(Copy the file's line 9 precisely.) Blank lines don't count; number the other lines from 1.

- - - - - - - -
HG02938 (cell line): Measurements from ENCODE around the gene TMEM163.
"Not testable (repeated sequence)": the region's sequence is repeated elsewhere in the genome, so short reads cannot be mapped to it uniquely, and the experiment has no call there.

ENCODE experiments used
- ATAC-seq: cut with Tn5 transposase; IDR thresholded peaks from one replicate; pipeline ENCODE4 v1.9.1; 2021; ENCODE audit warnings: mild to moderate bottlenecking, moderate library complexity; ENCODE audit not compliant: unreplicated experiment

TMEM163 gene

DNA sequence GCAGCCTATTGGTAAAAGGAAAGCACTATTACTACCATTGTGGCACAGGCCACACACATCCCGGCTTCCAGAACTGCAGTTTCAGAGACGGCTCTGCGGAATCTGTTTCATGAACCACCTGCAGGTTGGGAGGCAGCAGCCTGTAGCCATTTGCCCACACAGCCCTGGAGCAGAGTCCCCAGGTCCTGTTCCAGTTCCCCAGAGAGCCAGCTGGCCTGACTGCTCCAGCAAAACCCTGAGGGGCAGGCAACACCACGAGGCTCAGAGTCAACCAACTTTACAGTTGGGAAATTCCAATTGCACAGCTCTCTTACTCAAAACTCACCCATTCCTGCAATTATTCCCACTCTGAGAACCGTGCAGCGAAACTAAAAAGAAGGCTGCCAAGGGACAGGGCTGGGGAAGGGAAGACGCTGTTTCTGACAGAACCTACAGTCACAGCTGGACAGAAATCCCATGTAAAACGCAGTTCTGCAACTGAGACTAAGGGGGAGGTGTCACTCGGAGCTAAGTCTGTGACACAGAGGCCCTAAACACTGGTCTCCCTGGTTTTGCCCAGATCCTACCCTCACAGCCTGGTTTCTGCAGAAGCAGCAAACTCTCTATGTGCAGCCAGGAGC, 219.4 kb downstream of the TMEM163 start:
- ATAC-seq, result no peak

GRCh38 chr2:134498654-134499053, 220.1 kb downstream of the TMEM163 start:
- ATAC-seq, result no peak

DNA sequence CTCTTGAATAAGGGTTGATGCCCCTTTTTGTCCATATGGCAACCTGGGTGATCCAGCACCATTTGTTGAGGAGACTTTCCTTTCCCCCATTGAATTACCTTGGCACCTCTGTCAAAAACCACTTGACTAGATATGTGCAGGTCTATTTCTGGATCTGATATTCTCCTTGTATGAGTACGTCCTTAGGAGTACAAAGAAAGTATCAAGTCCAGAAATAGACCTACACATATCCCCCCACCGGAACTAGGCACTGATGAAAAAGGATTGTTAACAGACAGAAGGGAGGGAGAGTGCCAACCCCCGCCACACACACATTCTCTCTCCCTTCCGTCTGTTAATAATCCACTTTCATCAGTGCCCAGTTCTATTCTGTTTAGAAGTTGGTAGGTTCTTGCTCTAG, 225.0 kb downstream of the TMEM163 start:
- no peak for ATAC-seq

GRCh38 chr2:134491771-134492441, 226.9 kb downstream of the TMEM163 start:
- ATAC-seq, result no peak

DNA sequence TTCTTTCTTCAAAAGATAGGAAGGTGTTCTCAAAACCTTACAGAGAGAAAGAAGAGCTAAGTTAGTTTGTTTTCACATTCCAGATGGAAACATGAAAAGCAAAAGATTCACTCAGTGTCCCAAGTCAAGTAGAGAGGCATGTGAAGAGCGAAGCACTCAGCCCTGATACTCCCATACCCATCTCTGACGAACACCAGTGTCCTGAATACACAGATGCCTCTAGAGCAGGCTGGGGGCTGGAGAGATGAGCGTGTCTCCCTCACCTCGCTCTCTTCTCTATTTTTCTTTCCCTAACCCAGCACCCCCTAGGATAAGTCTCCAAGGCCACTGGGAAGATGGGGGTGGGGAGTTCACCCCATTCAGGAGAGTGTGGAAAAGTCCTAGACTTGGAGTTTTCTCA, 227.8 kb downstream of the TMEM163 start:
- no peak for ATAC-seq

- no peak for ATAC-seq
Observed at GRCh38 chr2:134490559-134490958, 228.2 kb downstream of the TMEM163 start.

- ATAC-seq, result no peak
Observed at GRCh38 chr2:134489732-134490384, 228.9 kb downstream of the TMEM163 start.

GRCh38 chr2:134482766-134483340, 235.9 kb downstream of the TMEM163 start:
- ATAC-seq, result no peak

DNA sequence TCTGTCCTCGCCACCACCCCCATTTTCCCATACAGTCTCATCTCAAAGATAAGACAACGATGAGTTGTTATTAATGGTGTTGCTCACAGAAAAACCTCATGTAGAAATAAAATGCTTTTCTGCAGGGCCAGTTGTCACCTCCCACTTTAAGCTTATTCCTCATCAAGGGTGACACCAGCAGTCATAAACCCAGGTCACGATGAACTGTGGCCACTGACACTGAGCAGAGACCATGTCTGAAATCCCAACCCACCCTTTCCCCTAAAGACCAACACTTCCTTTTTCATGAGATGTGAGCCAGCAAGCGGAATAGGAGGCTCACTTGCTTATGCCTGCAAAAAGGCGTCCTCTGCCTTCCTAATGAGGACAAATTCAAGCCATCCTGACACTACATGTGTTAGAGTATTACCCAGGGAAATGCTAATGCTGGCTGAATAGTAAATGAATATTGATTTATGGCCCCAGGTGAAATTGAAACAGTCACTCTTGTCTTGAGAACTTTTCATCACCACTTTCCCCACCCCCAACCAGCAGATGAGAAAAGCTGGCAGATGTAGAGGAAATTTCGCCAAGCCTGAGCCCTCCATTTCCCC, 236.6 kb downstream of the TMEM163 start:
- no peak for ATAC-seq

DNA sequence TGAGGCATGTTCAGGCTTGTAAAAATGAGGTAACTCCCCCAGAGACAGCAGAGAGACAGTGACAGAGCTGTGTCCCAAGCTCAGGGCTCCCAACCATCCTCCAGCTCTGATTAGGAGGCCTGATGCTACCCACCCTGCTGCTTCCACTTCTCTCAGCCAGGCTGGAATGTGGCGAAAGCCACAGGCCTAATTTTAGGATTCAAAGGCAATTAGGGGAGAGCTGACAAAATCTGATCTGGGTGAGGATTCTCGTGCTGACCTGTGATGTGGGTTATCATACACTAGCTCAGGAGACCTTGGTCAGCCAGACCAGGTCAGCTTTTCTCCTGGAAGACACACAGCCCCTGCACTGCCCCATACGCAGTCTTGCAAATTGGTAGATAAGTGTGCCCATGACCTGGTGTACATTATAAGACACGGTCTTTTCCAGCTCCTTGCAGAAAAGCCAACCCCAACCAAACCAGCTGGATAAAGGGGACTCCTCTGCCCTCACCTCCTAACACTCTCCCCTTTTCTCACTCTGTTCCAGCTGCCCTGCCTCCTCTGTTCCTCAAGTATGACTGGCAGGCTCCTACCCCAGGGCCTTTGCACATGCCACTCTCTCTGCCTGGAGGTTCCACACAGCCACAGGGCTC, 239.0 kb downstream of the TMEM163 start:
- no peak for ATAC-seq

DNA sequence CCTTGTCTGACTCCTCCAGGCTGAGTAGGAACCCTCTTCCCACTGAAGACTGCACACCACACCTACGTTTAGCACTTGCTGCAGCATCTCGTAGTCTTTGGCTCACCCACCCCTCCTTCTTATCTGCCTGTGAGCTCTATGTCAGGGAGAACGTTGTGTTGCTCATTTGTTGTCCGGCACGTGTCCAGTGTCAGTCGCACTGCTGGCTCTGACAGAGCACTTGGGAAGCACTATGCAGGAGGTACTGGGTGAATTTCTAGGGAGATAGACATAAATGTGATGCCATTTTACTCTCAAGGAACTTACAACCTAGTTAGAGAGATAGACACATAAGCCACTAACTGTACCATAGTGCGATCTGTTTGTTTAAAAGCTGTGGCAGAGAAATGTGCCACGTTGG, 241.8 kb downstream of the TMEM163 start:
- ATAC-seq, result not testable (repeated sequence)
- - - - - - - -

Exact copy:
- ATAC-seq, result no peak